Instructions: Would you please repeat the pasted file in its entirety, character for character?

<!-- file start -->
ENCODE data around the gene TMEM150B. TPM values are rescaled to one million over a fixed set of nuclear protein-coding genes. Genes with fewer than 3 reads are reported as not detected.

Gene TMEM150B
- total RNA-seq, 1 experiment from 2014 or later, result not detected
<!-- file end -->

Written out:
ENCODE data around the gene TMEM150B. TPM values are rescaled to one million over a fixed set of nuclear protein-coding genes. Genes with fewer than 3 reads are reported as not detected.

Gene TMEM150B
- total RNA-seq, 1 experiment from 2014 or later, result not detected